Investing can be simple but it’s rarely easy. Our monkey brains are constantly playing tricks on us and taking mental shortcuts that can undermine even the best investing decisions.
There are well-known biases, like the pain of a loss outweighs the pleasure of an equal-sized gain by two to three times. Or the fact that we all think that we are above average.
Delve a little deeper into behavioural finance, and you’ll find there are a lot more tricks you need to be wary of.
Putting up barriers
One popular way of managing these pitfalls is to put up barriers that force you to behave a little bit better.
Sometimes these are inflicted upon us (nudge theory), which some people don’t mind but others find deeply creepy.
Or you can put them in place yourself. For example, here’s how Betterment’s Dan Egan manages his monthly cash flow so that he saves enough and avoids lifestyle creep ratcheting up his expenses.
The only investing plan most people need?
We could, for example, just invest in a simple 60/40 portfolio (60% shares and 40% bonds) and let the power of diversification do its thing as the decades unfold.
Arguably, the best advice for most people (95%+ of the population perhaps) would be to set up monthly contributions into just such a portfolio. You’d rebalance once a year, but otherwise leave it alone until you retire.
These days you can do the rebalancing automatically. You don’t even need to look at your portfolio value along the way!
Those of us who enjoy the game of investing, that is the challenge of beating the market and learning more about how the world works, need something more to keep us on the straight and narrow.
These are three techniques I’m using. They aren’t barriers as such, but ways I try and deflect my attention onto what really matters.
1. Focus on your whole portfolio
One thing I’ve found particularly helpful to consider my portfolio as a team of investments working together. Some are good at one thing, like capital growth, while others contribute more in the way of income and stability.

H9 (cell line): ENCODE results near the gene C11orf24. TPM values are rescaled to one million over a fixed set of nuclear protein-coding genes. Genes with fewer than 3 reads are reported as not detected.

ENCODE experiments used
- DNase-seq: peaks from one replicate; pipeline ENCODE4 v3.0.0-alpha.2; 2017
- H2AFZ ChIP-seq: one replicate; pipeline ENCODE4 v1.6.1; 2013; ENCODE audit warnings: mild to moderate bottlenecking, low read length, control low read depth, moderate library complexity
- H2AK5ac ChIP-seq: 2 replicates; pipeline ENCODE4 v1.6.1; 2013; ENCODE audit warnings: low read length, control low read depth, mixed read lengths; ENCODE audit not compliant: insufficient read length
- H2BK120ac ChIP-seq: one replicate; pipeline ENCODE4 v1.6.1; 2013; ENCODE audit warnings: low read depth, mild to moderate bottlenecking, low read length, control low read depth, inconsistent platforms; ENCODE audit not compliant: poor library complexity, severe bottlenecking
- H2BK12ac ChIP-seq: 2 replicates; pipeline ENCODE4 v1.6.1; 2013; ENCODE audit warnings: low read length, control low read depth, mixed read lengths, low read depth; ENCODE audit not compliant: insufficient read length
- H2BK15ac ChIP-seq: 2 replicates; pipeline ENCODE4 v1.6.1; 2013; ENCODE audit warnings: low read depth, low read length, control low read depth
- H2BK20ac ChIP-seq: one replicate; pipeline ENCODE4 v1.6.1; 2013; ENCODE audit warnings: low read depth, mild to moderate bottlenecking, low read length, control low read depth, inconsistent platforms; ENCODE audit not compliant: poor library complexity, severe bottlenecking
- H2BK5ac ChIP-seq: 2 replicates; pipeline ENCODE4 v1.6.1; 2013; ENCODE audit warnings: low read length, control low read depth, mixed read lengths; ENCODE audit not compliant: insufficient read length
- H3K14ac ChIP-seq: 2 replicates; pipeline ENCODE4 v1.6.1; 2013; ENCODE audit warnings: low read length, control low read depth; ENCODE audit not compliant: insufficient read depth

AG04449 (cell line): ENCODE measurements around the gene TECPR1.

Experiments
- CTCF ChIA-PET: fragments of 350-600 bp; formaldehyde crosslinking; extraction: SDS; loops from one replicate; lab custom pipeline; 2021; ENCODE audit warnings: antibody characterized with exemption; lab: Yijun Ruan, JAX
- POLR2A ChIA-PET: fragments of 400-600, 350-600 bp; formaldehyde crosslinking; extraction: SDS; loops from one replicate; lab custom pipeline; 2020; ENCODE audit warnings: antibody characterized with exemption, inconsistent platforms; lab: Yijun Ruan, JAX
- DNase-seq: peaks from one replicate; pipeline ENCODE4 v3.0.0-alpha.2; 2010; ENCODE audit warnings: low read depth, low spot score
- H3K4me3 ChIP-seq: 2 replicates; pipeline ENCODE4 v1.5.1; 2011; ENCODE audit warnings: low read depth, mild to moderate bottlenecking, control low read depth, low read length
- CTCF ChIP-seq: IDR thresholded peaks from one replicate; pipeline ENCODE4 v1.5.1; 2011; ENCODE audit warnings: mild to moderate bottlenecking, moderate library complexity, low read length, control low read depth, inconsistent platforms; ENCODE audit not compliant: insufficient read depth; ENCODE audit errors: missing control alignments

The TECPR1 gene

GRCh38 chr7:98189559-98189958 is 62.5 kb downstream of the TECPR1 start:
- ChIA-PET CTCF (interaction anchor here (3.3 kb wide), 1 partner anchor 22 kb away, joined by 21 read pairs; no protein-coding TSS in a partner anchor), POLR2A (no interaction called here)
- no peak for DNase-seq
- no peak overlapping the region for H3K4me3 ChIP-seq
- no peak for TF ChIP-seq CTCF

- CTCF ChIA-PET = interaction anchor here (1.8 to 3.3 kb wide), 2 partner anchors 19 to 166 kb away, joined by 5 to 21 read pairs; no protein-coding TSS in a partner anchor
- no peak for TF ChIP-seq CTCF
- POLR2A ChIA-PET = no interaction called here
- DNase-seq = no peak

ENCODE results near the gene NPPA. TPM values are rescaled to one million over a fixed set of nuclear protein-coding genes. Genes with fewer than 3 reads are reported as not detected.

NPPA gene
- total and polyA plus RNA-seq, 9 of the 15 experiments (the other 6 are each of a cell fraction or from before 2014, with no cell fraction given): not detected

I can’t remember where I read it but if you find all your investments tend to move in the same direction and by the same extent, then it’s time to worry. You may not be as well diversified as you think!
I try to remember this when one or two of my investments go through a rough patch.
Murray International is a recent case in point for me. It has a great long-term record but struggled from 2013 to 2016 and in late 2017 and most of 2018. But it’s rallied strongly in the last month or so, much more so than most other global funds.
One of the main reasons I chose it in the first place was that it took a different approach from most other global funds, being less invested in the US and more in Asia Pacific and Latin America. Its manager, the impressively dour Bruce Stout, is often quoted railing against stock-market exuberance.
As long as this fund’s long-term performance is ok, I don’t mind it zigging while others are zagging.
The break-even disease
Down the years, I’ve found many investors are totally obsessed with their losers, particularly when it comes to individual stocks:
- whenever there’s a major price fall their instinct is to top up so that they can reduce their average cost.
- they ask “how can I expect to get back to break even from here?”
- many won’t even contemplate selling an investment at a loss, believing that to be a recognition of failure.
I’ve become much easier to live with now that I accept that losses are part and parcel of investing. You don’t need every position you have to be a profitable one. Which is lucky, because many of them won’t be.
It’s the return of your whole portfolio that really matters, and that’s where your focus should be.
Although I track the overall performance of my portfolio, I don’t monitor how well each individual position is performing (other than for capital gains tax purposes for those held outside an ISA or SIPP).